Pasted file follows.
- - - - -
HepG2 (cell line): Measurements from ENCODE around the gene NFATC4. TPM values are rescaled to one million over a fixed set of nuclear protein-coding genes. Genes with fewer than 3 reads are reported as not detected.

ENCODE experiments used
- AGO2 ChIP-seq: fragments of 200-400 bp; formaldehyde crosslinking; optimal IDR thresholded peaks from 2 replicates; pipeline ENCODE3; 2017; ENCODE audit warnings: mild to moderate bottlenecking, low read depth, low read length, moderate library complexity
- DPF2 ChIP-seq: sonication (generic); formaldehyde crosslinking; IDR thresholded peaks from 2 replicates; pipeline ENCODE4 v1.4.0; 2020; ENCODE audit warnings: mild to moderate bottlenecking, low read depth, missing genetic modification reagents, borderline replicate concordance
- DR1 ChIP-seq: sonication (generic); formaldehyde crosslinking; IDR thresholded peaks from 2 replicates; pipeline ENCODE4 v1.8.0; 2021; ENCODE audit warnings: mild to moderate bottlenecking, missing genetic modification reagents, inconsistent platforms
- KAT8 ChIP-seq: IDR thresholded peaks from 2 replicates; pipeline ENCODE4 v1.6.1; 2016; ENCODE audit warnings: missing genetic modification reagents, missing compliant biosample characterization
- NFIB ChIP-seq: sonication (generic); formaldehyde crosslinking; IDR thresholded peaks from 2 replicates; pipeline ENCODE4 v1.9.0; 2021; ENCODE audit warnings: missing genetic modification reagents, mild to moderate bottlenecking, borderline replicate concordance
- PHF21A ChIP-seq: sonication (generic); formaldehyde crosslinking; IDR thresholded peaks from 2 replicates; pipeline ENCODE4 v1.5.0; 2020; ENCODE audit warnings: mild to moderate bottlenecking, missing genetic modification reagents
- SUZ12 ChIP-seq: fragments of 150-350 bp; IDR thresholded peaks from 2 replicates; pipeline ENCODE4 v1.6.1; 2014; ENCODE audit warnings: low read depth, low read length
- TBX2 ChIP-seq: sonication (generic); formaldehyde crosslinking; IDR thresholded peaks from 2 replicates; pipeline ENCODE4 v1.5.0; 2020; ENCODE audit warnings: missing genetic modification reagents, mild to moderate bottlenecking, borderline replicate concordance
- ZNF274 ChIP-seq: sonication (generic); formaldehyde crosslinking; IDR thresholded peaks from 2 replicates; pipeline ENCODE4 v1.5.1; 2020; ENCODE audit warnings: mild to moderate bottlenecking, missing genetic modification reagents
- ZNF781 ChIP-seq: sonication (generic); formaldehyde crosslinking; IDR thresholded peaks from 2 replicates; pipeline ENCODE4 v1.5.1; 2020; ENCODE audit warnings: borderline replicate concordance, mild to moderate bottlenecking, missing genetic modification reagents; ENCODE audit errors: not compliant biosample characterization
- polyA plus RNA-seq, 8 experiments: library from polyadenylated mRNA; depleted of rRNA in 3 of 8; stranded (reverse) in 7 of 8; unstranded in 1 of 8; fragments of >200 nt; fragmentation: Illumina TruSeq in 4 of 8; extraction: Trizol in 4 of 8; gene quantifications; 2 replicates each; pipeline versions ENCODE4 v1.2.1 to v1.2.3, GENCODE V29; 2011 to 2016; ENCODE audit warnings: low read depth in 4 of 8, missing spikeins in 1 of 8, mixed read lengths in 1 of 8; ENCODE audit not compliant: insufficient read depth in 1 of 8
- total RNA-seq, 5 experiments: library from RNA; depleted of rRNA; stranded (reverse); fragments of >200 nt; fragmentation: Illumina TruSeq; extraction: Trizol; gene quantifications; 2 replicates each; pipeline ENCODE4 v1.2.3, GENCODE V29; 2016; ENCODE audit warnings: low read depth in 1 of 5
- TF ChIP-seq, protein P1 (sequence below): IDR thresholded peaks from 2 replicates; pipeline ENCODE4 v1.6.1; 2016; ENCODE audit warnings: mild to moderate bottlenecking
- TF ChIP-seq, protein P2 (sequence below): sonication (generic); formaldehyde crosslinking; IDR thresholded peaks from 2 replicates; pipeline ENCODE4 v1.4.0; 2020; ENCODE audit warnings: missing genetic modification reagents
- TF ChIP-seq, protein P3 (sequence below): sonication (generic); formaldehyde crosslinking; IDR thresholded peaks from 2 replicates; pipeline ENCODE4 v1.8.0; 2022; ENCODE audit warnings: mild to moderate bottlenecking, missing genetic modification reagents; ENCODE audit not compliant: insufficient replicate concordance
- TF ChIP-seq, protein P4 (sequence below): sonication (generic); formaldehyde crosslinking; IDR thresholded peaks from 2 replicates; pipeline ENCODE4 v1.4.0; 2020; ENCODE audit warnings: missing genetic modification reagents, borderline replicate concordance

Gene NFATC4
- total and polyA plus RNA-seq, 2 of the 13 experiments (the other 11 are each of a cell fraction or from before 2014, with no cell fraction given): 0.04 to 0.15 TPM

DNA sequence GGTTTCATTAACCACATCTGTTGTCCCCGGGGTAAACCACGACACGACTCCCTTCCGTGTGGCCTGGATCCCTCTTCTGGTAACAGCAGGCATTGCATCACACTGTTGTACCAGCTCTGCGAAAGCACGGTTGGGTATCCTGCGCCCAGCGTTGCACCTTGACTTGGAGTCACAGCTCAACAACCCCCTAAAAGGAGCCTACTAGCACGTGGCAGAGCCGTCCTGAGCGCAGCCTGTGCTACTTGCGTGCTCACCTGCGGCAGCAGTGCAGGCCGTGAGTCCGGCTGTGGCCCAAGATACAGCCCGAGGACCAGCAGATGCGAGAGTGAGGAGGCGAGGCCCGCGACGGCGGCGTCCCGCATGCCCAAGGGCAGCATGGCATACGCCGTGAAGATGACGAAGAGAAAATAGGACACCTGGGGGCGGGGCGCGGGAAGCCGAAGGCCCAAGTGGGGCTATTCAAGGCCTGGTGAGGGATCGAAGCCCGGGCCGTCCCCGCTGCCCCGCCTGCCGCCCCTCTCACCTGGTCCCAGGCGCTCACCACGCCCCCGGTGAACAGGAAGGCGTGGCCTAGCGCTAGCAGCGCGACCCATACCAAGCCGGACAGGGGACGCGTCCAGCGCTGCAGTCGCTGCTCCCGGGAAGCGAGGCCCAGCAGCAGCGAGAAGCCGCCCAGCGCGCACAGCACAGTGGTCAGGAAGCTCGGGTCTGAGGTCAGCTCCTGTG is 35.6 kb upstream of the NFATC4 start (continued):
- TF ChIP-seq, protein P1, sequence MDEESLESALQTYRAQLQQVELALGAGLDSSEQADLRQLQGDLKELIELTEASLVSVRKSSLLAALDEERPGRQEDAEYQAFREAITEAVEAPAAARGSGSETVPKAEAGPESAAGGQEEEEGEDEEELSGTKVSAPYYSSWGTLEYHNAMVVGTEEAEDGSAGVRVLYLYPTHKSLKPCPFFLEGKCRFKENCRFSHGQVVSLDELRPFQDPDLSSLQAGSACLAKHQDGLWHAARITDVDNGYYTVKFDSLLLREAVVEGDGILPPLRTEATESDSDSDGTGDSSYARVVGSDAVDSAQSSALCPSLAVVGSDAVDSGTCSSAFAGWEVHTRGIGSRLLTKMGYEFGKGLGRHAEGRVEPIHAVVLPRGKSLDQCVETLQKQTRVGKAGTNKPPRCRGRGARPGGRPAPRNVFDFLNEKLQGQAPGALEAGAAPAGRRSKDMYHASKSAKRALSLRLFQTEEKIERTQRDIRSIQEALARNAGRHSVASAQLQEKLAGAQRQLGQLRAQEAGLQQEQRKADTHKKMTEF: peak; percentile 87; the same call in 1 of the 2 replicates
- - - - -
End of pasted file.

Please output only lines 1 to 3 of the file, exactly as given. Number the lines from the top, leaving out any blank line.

HepG2 (cell line): Measurements from ENCODE around the gene NFATC4. TPM values are rescaled to one million over a fixed set of nuclear protein-coding genes. Genes with fewer than 3 reads are reported as not detected.

ENCODE experiments used
- AGO2 ChIP-seq: fragments of 200-400 bp; formaldehyde crosslinking; optimal IDR thresholded peaks from 2 replicates; pipeline ENCODE3; 2017; ENCODE audit warnings: mild to moderate bottlenecking, low read depth, low read length, moderate library complexity